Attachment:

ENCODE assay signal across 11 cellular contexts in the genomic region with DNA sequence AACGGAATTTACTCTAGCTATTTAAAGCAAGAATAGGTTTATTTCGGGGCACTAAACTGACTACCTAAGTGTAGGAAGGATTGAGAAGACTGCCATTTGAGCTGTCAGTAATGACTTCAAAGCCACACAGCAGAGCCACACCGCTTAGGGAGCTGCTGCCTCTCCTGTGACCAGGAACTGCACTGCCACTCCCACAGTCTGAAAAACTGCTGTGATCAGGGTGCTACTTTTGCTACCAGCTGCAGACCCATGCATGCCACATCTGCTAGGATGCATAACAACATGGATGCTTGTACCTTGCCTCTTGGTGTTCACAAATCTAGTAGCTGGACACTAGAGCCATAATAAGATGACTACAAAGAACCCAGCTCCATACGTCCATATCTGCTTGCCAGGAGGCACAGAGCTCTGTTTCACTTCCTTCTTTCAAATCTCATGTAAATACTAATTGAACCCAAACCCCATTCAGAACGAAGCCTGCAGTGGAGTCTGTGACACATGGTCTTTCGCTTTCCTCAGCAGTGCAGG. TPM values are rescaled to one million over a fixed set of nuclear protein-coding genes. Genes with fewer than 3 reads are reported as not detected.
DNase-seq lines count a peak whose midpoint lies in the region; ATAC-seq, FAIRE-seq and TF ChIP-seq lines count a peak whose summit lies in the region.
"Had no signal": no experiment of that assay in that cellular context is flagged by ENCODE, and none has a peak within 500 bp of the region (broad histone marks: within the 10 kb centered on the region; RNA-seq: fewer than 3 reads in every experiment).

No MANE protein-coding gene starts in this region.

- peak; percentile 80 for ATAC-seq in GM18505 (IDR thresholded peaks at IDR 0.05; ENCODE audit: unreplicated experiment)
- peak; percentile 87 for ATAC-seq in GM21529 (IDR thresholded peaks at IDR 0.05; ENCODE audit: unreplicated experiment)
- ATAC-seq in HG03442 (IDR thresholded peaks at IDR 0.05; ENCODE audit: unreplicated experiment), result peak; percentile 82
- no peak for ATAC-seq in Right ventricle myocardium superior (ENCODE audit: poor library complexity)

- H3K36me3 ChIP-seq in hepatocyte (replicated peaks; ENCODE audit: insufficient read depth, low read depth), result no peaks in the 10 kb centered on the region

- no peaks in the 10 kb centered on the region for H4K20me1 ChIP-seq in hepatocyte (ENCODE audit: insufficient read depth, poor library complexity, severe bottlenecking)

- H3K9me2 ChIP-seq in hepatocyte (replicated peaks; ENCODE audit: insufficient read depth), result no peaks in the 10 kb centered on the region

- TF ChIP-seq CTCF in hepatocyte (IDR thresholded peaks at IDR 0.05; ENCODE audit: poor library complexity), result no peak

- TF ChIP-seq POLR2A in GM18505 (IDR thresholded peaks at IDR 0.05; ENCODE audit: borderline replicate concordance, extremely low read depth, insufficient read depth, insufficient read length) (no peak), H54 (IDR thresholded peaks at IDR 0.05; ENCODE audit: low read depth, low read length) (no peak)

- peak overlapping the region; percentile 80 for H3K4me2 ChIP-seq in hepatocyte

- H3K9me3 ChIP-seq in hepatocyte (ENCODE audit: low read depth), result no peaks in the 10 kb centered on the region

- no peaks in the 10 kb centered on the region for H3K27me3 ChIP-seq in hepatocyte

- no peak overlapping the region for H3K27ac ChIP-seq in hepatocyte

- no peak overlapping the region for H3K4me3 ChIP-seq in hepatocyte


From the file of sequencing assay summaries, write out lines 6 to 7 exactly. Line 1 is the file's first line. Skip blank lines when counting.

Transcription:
- peak; percentile 87 for ATAC-seq in GM21529 (IDR thresholded peaks at IDR 0.05; ENCODE audit: unreplicated experiment)
- ATAC-seq in HG03442 (IDR thresholded peaks at IDR 0.05; ENCODE audit: unreplicated experiment), result peak; percentile 82